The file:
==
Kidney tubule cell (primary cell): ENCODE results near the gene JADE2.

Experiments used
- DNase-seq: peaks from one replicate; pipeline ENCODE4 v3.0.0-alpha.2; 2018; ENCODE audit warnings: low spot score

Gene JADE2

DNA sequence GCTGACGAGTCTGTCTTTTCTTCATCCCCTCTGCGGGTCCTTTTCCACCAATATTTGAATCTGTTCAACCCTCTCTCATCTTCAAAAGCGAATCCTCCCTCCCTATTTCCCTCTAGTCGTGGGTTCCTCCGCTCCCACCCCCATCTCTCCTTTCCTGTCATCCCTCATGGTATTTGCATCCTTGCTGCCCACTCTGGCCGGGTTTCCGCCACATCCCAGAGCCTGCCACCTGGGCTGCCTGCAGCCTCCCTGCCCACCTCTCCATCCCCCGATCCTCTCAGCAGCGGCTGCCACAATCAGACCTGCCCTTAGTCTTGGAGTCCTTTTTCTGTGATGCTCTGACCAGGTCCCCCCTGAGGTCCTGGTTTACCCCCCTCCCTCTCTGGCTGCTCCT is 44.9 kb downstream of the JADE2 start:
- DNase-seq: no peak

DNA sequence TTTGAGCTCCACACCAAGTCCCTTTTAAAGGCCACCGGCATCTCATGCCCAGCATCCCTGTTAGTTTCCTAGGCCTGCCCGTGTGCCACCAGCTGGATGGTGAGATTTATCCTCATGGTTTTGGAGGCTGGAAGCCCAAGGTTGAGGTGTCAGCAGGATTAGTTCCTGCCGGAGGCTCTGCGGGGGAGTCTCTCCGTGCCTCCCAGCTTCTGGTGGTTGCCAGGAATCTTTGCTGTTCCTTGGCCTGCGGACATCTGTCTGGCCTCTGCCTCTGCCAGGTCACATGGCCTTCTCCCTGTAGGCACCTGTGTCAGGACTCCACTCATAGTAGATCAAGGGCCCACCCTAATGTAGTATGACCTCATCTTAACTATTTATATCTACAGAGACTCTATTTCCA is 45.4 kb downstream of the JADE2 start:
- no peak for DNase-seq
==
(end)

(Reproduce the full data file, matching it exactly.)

Kidney tubule cell (primary cell): ENCODE results near the gene JADE2.

Experiments used
- DNase-seq: peaks from one replicate; pipeline ENCODE4 v3.0.0-alpha.2; 2018; ENCODE audit warnings: low spot score

Gene JADE2

DNA sequence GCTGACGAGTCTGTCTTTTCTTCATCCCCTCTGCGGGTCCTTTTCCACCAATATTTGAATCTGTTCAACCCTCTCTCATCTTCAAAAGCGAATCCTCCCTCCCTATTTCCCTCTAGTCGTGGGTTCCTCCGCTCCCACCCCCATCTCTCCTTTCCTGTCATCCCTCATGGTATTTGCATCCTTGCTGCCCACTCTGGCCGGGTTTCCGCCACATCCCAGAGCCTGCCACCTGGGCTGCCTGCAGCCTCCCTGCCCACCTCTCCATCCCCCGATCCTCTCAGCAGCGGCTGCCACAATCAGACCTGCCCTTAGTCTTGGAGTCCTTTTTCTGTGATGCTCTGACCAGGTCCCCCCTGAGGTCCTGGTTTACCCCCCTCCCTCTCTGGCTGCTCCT is 44.9 kb downstream of the JADE2 start:
- DNase-seq: no peak

DNA sequence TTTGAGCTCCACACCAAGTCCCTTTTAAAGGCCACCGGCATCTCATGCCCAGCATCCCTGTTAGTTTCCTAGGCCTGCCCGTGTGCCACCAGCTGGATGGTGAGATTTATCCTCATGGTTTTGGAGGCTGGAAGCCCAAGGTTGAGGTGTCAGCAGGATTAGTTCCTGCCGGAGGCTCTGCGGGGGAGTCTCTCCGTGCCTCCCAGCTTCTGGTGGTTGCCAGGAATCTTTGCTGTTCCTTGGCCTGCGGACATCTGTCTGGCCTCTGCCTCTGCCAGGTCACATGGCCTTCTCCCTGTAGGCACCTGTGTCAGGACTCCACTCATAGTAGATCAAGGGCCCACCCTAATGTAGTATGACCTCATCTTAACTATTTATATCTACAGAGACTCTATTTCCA is 45.4 kb downstream of the JADE2 start:
- no peak for DNase-seq